So what else is there? How about something crazy like 1.Nc6, which threatens a fork on b4. Black plays 1...Kxc6 (fine, this kind of sacrifice is normal in studies) and we play 2.Bf6. But after 2...Kd5 we are again stuck: 3.c4+ Kxc4 4.d3+ Kxd3 does not prevent the safe promotion of the b-pawn, and 3.c3 a2 loses even quicker.

We have reached the point where we are looking for a way for White to save the game. But we are not playing for a draw, we are expected to win. Any bright ideas?


A.V. and K.V. Sarychev, Shakhmatny Listok 1928

White to play and draw

This is not an easy problem. In 1983 the readers of a German computer chess magazine reported that no computer at the time came anywhere close to solving it. I asked Ken Thompson to run it on his Belle machine and we were impressed that the reigning world computer chess champion produced the solution in two minutes and 20 seconds. Today a random chess engine (which we will not switch on!) takes 0.00 seconds.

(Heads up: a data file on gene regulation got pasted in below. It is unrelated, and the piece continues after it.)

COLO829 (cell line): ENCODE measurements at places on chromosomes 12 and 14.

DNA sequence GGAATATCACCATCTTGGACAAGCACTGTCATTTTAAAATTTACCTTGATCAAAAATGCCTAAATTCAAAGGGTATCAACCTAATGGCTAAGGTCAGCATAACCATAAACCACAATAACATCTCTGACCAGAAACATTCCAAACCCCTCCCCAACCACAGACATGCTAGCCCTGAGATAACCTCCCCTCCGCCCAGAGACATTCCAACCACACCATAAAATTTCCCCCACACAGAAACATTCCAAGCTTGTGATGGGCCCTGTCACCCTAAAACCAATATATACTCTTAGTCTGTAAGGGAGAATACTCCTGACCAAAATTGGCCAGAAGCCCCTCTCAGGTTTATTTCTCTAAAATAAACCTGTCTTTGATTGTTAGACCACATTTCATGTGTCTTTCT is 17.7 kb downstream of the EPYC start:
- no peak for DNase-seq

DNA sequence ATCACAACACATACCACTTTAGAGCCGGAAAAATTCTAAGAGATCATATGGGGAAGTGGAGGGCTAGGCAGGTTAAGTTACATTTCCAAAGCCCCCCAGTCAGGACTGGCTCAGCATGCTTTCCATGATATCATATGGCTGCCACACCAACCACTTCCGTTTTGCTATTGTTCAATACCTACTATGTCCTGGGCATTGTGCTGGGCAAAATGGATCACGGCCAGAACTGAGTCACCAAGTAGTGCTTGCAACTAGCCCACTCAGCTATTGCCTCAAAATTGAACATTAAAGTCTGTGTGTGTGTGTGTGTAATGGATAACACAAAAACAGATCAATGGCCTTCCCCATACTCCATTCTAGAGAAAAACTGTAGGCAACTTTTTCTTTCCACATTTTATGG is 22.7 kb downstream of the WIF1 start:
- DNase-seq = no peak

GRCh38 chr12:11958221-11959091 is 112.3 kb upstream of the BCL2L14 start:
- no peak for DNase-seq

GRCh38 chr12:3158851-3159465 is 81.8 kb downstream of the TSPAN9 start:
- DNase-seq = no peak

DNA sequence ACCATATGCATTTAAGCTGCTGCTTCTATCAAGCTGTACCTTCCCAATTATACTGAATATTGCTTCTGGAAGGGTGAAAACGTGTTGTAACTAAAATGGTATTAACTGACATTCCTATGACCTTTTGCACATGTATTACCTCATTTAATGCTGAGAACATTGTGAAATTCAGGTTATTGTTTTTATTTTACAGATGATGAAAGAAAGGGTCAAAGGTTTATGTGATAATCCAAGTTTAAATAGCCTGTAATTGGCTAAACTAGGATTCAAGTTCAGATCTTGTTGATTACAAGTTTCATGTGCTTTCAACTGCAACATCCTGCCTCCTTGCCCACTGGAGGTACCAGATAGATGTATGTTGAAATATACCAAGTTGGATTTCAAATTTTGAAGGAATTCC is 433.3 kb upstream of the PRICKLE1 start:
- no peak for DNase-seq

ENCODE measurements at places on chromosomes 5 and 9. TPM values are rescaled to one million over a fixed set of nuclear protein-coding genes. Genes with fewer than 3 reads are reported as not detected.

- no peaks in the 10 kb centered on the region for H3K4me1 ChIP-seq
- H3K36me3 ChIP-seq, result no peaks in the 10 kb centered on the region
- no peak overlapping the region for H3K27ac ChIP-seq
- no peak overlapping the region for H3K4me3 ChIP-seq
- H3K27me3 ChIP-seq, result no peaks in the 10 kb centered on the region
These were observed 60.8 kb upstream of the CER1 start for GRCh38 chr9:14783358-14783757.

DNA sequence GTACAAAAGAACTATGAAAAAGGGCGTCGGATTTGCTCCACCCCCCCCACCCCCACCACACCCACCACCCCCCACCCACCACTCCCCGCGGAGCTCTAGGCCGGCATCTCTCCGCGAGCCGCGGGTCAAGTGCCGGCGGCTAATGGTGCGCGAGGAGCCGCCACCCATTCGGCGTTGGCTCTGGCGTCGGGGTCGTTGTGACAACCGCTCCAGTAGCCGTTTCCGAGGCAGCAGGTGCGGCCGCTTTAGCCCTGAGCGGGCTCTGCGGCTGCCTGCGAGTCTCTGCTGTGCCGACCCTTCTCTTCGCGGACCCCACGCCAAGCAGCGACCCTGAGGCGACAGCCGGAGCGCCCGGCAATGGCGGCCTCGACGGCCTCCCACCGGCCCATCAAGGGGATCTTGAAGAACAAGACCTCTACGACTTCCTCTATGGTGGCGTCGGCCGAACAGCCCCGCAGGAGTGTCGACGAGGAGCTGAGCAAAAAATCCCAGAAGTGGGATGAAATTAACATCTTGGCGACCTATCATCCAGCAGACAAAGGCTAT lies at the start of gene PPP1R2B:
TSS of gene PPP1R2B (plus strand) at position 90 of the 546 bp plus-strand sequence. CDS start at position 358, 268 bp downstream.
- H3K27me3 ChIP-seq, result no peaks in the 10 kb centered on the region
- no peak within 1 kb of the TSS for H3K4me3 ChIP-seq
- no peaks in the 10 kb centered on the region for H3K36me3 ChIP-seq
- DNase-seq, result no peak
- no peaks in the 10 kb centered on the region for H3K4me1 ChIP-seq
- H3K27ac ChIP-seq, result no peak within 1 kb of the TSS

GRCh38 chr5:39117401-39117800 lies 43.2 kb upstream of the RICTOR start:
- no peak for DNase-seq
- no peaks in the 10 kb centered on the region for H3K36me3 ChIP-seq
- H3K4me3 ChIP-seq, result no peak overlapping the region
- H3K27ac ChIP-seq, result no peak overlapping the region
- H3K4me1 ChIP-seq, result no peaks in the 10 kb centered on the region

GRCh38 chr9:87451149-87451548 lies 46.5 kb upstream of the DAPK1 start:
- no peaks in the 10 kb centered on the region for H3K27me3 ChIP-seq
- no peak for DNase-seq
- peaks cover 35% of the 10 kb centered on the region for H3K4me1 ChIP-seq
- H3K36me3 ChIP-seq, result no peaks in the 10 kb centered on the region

The basic problem is that 1.c8Q doesn't work: 1...Bf5+ 2.Kc7 Bxc8 leaves White helpless, unable to capture the bishop, as that would allow the pawn to run. The black king approaches and supports the duo to win the game.

The only other reasonable alternative, 1.Kd6, also runs into problems after 1...Bf5 2.Kc5 Ke4 3.Kb6 Bc8. Black will now win, e.g. after 4.Kc5 (4.Ka7 b5) 4...Ke5 5.Kb5 Kd6 6.Kb6 Kd7 7.Kc5 Kxc7.

We leave it at that, it's up to you to find the only move that draws. Once again: pull out that old chess set and work it out all by yourself. Pat yourself firmly on the back if you succeed.


J. Moravec, La Strategie, 1913

White to play and win

Normally it is fairly easy for the weaker side to draw in a position like this, since White will have to sacrifice the rook to prevent a black pawn from queening. For instance you can try 1.Kxg7 h4 2.Ra3 Kg2 3.Kg6 h3 4.Ra2+ Kg1 5.Kg5 h2 6.Ra1+ Kg2 7.Ra2+ (7.Kg4 h1Q 8.Rxh1) 7...Kg1 draw.

We leave you to work out the solution yourself. It contains two extraordinary points which should bring two smiles of delight to your face.

Please do not post any solutions in the discussion section below and spoil the fun for everyone else. Nobody will admire you for it, and some will be extremely annoyed. Just keep it all to yourself.



Editor-in-Chief of the ChessBase News Page. Studied Philosophy and Linguistics at the University of Hamburg and Oxford, graduating with a thesis on speech act theory and moral language. He started a university career but switched to science journalism, producing documentaries for German TV. In 1986 he co-founded ChessBase.
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Bandesz Bandesz 1/2/2015 05:09